- Audio - Profile ---
Abstract: The quality of interior living spaces will
be critical to the psychological comfort of crew in any future missions to
Mars. However conditions in deep space
and on the Martian surface impose particular restraints on habitat design,
including confined internal volumes, pressurisation and the need for
shielding from dangerous radiation.
In 2001 Mars Society Australia (MSA) commenced researching design concepts
for an Australian Mars Analogue Research Station (MarsOz). A design for the interior of the MarsOz has
been developed by MSA and the Melbourne
based practice of Kerstin Thompson Architects. The internal plan has been driven by a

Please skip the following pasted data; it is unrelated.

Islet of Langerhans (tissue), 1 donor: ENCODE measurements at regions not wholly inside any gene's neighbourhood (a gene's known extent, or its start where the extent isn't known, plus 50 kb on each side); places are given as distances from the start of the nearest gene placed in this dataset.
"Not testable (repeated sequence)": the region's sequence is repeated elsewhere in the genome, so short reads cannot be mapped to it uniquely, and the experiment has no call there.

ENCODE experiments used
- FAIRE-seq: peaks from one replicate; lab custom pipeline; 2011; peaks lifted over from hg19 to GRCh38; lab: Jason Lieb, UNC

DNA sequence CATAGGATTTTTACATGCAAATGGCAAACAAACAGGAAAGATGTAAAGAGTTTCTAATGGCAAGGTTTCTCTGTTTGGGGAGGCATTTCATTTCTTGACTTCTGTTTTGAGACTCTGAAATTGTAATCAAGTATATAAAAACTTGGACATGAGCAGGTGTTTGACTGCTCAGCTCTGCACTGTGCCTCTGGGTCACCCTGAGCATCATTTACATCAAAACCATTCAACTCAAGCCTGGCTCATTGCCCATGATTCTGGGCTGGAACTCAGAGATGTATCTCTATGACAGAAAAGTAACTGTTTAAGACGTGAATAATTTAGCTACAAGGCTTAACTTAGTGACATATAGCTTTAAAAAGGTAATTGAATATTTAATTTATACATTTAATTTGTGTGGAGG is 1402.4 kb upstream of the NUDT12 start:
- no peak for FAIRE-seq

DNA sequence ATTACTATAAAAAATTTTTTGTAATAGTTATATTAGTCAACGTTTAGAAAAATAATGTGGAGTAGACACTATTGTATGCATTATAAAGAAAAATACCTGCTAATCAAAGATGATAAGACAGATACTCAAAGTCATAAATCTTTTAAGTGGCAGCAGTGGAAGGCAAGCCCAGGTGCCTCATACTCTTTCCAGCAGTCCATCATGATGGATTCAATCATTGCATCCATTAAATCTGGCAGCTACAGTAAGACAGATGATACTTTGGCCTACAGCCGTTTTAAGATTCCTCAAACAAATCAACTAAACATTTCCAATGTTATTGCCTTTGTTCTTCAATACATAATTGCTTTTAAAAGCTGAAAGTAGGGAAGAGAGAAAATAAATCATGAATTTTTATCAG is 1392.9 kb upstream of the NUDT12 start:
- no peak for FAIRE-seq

range of issues, including dust management, people traffic control, room
accessibility, and acoustic management.
It includes an innovative scheme for the crew’s living quarters which
will allow each crew to reconfigure the layout for each mission as
required. Other features that will
enhance the feeling of interior spaciousness include the use of colour,
fold-away furniture; careful positioning of window openings and virtual space
will also contribute to a sense of openness.
PROFILE: Guy Murphy, President of Mars Society Australia
since 2000 and a member of the Mars Society's International Steering
Committee, has a Bachelor of Arts (economic history) and a Graduate Diploma
(architectural history & conservation) from the University of Melbourne.
Guy works as a heritage consultant in Melbourne, researching and documenting
historic buildings, and his interests include space architecture, crew
psychology and parallels between Australian history and contemporary space
exploration. Guy took part in the 2001 Jarntimarra expedition and Expedition
One in Utah
and was co-convenor of the 2001 Australian Mars Exploration Conference.